PITTSFORD – An injury to a starter during training camp is never a good thing, but when it comes to Stevie Johnson and the Buffalo Bills, it might not be all bad.

Assuming Johnson is able to recover from the pulled left hamstring he suffered Friday in plenty of time for the Sept. 8 season opener against New England, his absence in the meantime gives the Bills plenty of time to sort out a crowded group of young receivers vying for playing time behind him.

“There’s a lot of talent in our room,” said second-round draft pick Robert Woods, one of the players whose workload has increased with Johnson hurt. “I think this opportunity is great for us rookies to come in, and all the other receivers as well. It’s a great opportunity to put more on film and get more reps.”

The Bills know what they have in Johnson, who last year became the first receiver in team history to record three straight 1,000-yard seasons. He has 443 catches and 3,235 yards in his career.

The other 11 receivers on Buffalo’s roster have combined for 145 catches and 1,415 yards. Subtract Brad Smith’s total from that, and the numbers drop to 44 catches for 466 yards.

“We’ve got a lot of young guys out there,” Bills coach Doug Marrone said, before praising them in the next breath. “They are really progressing well and now it’s a matter of being consistent.”

Through the first week of training camp, second-year man T.J. Graham has been with the starters. Graham is coming off a rookie season in which he finished with 31 catches for 322 yards.

“Compared to my expectations, not as good. But compared to others in my situation, I guess it was average,” he said, when asked to grade his first season in the NFL. “I feel like I could have done a lot better. I wanted to play a lot more, get more snaps, but they weren’t putting me on the field if I didn’t know what I was doing. I needed to learn more. All that learning that I did to try to get on the field has helped me now.”

Graham said a 1,000-yard season as a viable second option to Johnson is a “very obtainable” goal.

“I had 300 last year just on screens,” he said. “Things have to be better to play in the NFL. You can’t be out here if you’re not doing good things, so I’m just trying to be as consistent as possible.”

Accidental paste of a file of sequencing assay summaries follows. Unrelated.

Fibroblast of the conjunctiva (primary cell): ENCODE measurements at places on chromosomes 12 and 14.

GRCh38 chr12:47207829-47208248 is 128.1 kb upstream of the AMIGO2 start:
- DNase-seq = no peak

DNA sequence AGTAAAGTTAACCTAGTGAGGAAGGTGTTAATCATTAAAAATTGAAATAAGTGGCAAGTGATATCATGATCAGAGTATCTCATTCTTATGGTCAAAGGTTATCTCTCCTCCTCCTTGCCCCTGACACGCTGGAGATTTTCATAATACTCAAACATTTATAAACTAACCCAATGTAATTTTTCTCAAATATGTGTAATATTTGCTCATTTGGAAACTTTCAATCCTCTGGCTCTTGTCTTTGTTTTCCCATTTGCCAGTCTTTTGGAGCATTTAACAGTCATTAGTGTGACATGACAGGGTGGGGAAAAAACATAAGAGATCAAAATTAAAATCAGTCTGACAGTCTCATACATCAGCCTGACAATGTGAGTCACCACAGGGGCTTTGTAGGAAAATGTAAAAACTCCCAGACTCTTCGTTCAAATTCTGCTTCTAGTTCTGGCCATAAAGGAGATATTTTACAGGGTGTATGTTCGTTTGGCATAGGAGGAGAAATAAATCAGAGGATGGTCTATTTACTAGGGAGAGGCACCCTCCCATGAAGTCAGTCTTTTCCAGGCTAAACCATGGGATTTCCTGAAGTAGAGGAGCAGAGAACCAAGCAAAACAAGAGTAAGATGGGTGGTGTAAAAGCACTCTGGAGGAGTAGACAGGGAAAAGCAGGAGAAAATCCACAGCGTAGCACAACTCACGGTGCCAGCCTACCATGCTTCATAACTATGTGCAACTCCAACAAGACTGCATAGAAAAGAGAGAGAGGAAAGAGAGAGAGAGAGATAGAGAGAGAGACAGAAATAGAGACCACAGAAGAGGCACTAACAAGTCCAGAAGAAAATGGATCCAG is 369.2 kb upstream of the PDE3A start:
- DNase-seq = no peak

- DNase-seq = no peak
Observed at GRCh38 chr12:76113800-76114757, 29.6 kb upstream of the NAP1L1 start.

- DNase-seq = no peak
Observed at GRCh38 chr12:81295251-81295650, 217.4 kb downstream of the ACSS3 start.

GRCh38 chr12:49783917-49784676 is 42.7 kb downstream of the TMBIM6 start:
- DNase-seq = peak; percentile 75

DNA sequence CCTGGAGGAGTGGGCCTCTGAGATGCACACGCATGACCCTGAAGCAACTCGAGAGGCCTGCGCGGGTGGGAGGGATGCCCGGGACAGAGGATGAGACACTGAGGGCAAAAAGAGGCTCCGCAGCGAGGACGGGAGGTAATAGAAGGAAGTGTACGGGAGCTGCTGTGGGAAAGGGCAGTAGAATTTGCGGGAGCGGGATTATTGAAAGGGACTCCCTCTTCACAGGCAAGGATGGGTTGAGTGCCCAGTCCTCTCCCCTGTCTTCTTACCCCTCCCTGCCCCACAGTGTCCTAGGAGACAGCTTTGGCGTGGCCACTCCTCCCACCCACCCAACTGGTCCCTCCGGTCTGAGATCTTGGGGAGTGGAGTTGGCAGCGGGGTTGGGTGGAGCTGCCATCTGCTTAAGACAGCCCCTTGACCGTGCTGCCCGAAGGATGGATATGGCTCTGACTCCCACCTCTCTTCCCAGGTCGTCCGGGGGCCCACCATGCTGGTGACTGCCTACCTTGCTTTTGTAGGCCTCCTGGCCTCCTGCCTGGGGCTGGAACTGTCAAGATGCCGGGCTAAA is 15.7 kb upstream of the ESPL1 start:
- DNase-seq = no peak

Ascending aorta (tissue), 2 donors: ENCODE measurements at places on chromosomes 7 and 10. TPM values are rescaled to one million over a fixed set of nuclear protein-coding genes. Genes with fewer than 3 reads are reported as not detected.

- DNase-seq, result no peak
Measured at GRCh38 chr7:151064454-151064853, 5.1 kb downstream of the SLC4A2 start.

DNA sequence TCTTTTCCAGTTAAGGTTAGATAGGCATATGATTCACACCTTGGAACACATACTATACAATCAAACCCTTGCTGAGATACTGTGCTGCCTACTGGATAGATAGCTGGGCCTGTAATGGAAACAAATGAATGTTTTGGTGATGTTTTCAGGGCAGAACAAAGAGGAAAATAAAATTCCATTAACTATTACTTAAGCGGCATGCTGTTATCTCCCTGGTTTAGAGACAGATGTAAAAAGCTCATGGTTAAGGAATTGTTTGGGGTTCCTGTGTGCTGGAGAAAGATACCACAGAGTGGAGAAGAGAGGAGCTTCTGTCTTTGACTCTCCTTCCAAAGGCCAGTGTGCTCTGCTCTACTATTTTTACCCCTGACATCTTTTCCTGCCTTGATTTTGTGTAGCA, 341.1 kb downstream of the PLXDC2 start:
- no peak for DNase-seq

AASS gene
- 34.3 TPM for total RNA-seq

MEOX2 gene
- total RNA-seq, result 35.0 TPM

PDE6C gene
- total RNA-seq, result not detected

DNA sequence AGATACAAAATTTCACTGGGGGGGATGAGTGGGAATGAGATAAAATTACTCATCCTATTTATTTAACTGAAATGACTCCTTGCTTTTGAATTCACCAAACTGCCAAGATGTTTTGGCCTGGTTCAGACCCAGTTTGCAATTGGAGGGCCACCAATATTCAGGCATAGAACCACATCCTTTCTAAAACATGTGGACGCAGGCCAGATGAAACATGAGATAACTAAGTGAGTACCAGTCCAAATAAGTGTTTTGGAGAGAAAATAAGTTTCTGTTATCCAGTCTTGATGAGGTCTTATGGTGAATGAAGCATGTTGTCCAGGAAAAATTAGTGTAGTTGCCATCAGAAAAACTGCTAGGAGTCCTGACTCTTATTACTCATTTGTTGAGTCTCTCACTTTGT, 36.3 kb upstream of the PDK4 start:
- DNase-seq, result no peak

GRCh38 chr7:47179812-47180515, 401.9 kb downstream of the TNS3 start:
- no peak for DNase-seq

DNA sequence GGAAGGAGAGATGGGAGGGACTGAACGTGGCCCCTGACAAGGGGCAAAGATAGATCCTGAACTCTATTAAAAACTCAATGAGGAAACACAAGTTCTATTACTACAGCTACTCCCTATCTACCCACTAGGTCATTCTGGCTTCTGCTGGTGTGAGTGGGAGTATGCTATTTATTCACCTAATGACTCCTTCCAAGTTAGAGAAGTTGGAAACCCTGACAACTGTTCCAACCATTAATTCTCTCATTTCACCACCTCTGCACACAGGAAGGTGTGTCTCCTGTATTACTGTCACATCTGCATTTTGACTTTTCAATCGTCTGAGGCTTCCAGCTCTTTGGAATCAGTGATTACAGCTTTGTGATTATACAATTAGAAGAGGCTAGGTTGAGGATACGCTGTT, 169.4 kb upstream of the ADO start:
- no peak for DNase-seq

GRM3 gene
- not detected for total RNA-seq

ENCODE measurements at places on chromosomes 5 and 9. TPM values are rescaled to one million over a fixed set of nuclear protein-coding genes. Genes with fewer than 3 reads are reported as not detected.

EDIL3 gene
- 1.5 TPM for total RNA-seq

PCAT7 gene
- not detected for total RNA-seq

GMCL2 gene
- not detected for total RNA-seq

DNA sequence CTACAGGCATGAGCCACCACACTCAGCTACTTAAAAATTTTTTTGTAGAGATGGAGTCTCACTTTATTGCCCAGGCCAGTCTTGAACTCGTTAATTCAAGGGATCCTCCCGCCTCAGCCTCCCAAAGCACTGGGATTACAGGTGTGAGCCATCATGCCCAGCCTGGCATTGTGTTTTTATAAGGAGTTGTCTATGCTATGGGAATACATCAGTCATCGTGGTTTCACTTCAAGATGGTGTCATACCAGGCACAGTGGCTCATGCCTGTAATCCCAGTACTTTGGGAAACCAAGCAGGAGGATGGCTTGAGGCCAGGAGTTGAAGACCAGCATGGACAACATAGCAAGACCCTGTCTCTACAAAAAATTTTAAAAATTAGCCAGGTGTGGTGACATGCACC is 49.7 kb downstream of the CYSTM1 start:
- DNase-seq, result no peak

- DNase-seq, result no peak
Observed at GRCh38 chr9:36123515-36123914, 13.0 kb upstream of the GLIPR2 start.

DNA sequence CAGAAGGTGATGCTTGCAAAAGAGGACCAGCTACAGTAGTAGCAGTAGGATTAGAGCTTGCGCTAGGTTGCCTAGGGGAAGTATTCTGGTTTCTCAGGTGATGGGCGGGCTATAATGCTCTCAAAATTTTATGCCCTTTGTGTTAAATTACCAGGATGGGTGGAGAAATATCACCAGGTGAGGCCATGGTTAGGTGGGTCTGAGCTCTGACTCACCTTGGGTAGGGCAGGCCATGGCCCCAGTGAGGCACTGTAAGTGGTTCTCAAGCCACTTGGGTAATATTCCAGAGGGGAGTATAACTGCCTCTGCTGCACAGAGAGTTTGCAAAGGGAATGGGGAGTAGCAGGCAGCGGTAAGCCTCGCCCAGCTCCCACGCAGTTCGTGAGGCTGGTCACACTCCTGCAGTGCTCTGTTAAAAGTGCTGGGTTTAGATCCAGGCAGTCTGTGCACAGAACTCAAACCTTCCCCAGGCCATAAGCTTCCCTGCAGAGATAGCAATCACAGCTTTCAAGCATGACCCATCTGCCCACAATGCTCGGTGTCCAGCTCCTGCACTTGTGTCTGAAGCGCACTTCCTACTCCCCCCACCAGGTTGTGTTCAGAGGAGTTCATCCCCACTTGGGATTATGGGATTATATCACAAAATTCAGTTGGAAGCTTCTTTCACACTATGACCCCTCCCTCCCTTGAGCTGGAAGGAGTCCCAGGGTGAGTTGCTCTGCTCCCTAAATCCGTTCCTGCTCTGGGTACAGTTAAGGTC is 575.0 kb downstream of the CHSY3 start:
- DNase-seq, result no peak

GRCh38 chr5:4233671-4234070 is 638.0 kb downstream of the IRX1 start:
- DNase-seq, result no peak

Graham said his entire rookie season was overwhelming — and not just on the field.

Even the minutia that comes with moving to a new place was brand new.

“It was so many things you had to learn,” he said. “Just the dynamics of the building, where to go in there, where to eat, everything like that. As a rookie, everything is crazy. It’s like you’re living a dream. Now it feels kind of second nature.”

Graham’s struggles as a rookie were most on display when the Bills played in Toronto against the Seattle Seahawks.

He was charged with four drops in an ugly 50-17 loss.

“That was my lowest point in a long time,” Graham said. “I was trying too hard. I was pressing very hard to do a good job. Those games can really help you become a better player, though. You need those games to set you back, to humble you a little bit.”

Graham said that even though a new offense is being put in place, the lessons he learned as a rookie translate.

“Plays may not be exactly the same, terminology not the same, but it’s the same concepts,” he said. “We’re trying to get to the same spots on the field.”

Marrone would like to see Graham — and the rest of his receivers — get to the middle of the field.

“I kind of value who is going over the middle,” Marrone said. “I think that Stevie has proven that he can go in there and get that. Brad has done a nice job of that. I think Robert Woods in his college career has done a nice job of that. Now he has to do it at this level.

“Basically what we’re looking for is that type of consistency at that position, and I feel very comfortable with Ike Hilliard coaching them. He’s done an outstanding job with them. I’ve seen the progress.”

Marrone has spoken promisingly at camp about the prospects of Woods, Da’Rick Rogers and Marquise Goodwin —– all rookies. He also pointed out they have willing teachers in their peers, particularly Johnson and Smith.

“They’re all working hard,” Marrone said. “So if that’s a credit to the younger guys for coming in and being professional, or Stevie and Brad, I don’t know. But I have seen Stevie and Brad take some time to go and talk to those guys. I think it’s a natural position for them to be in when you do have a young group, and I think they’ve stepped up to it.”

Woods said despite the intense competition for roster spots, the wide receivers have bonded as a group.

“Each and every guy is vying for that starting spot, but at the same time, we’re all helping each other, to get each other better,” he said. “You never know what’s going to happen. We may need that guy, so we’re just trying to build our unit up.”